Agreement-based. Agreement-based income arrangements offer retirement income from sources that commit to pay for a specific time, and therefore offer 3-S model income that is time-bound. Examples of agreement-based income are wages, whole life insurance withdrawals, and rents from houses, land, or commercial property, as well as royalties from intellectual property.
For example, human capital can serve a valuable role in retirement success and sustainability. Wages will mitigate the effect of retirement expenses on retirement assets. The trade-off in the human capital equation is that while working longer benefits a client’s retirement sustainability, if the client dies early, they would have exchanged their time for excess financial resources. Human capital is classified as time-bound 3-S model income.
Another example of agreement-based, time-bound 3-S income is a withdrawal or series of withdrawals from a whole life insurance contract. Whole life policies can be structured to pay a period certain, monthly, or annual income during retirement.
Mortality-based. With mortality-based approaches of providing base income, the risk of failure is most often spread over numerous other individuals, as with a lifetime annuity. Risk is assumed by an insurance company or other entity with a perpetual life and access to wider and deeper capital markets.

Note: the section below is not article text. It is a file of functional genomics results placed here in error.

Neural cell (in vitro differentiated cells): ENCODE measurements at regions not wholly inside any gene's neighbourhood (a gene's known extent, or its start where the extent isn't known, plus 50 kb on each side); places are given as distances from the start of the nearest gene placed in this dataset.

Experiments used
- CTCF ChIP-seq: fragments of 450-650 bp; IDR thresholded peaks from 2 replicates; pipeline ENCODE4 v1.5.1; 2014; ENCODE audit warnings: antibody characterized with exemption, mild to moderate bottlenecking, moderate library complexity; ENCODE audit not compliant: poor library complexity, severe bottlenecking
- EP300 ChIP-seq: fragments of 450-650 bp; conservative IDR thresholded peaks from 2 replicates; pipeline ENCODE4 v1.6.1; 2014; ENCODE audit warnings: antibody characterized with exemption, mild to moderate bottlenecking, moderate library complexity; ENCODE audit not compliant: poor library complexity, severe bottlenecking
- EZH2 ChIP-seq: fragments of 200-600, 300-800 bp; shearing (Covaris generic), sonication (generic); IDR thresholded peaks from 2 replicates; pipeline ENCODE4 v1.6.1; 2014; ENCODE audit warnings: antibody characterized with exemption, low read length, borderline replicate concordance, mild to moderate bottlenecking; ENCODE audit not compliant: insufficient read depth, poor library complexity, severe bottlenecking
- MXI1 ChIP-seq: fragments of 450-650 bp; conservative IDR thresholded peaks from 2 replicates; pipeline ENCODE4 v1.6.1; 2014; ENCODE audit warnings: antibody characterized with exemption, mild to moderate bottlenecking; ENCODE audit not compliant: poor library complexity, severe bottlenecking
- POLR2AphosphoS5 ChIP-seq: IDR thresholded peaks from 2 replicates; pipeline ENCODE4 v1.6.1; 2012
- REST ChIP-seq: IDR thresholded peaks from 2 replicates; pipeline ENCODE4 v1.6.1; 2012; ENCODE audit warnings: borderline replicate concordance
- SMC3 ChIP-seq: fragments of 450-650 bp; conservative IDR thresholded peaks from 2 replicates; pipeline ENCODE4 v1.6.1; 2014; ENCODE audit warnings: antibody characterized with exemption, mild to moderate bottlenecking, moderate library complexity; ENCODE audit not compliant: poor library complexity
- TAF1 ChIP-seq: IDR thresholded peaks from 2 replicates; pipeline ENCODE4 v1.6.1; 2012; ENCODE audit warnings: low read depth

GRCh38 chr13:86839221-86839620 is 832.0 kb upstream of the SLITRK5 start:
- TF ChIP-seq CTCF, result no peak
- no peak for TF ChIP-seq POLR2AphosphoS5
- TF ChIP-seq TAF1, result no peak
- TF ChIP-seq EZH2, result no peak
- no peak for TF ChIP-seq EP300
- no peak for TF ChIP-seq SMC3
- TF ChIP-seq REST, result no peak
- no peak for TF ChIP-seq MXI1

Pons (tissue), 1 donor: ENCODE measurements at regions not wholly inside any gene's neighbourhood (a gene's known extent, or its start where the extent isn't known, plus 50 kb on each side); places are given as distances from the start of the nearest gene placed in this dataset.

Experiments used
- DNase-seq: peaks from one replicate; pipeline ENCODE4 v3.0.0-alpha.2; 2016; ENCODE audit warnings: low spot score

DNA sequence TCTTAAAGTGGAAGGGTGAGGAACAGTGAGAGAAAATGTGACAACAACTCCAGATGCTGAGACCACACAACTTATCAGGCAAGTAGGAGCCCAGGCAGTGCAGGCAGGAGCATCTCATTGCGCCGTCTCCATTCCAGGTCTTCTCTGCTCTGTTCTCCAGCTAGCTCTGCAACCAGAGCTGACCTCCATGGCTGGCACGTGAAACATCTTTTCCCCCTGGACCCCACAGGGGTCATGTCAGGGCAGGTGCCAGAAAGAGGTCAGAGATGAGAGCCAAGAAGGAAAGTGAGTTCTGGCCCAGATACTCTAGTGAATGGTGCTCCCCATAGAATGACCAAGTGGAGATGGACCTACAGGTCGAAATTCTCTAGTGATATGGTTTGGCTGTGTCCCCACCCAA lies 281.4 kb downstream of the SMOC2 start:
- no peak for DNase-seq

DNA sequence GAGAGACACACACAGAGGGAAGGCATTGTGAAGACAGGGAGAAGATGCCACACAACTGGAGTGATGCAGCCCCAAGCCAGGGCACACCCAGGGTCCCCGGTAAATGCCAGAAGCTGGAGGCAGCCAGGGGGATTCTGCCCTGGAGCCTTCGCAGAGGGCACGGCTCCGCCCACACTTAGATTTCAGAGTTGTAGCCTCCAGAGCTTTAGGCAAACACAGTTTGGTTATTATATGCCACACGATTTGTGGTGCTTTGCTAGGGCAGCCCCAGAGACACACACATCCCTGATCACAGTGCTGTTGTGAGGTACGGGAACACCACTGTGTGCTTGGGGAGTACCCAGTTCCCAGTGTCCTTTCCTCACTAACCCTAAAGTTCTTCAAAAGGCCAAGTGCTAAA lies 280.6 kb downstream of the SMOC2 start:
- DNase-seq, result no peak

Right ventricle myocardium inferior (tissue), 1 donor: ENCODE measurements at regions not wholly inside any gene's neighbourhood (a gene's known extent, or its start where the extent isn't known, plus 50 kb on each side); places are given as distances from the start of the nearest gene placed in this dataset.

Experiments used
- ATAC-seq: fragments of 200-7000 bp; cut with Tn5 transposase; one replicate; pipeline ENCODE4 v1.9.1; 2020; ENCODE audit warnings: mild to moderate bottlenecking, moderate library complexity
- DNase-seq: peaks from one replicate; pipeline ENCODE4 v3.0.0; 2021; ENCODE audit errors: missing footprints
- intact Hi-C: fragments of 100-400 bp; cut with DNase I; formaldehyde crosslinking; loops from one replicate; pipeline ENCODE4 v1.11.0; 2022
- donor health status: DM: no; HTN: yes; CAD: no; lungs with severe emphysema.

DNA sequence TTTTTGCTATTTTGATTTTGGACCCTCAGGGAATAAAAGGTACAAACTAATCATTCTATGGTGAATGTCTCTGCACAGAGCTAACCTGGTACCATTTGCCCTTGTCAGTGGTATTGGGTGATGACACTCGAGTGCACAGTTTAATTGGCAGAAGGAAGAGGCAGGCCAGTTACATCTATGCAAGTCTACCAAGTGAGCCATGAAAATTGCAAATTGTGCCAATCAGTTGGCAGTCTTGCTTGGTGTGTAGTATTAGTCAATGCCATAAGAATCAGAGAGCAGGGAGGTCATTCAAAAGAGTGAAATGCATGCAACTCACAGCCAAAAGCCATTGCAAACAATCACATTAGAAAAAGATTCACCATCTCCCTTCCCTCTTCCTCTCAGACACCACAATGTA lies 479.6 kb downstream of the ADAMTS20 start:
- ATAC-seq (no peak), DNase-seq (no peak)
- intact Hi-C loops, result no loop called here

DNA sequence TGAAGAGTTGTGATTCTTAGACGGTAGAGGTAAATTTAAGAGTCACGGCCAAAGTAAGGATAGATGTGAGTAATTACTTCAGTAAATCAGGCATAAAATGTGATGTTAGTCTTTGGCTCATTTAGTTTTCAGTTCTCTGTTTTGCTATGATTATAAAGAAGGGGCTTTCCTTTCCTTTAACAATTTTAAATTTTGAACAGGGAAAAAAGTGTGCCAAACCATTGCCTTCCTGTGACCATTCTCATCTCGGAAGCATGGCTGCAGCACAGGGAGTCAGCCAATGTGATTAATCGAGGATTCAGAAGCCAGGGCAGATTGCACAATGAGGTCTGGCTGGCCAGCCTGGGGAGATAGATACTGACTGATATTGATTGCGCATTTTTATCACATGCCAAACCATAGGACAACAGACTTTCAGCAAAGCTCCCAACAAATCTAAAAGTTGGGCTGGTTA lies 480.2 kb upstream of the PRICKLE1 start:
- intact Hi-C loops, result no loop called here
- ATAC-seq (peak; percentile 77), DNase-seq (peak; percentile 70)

An individual can never know with certainty how long they will live. To offset longevity risk, transferring a part of a retiree’s wealth to a large pool of individuals can help mitigate the negative financial effects of a long life. Mortality-based retirement income solutions, tools, or strategies offer a guarantee or third-party backstop through risk pooling.
Many of these solutions are tax advantaged. Where possible, using mortality-based solutions at age 70 or older will offer higher sustainability through greater payouts (also known as mortality credits). Social Security is the ultimate pension benefit, as it offers inflation-adjusting, lifetime income.
Historically based portfolios. The primary goal of the historically based asset allocation portfolio is to examine how different pressures (capital assumptions, market cycles, depression, recession, interest rate cycles, war, unemployment, etc.) affect different portfolio allocations. Studying the effects of historical data on portfolio assets offers guidance on how those allocations may potentially perform in future cycles. The various methods to back-test portfolios include Monte Carlo analysis and historical audit. Probabilistic, historically based strategies are conditionally 3-S as they would have historically guaranteed stable, secure, sustainable portfolio income.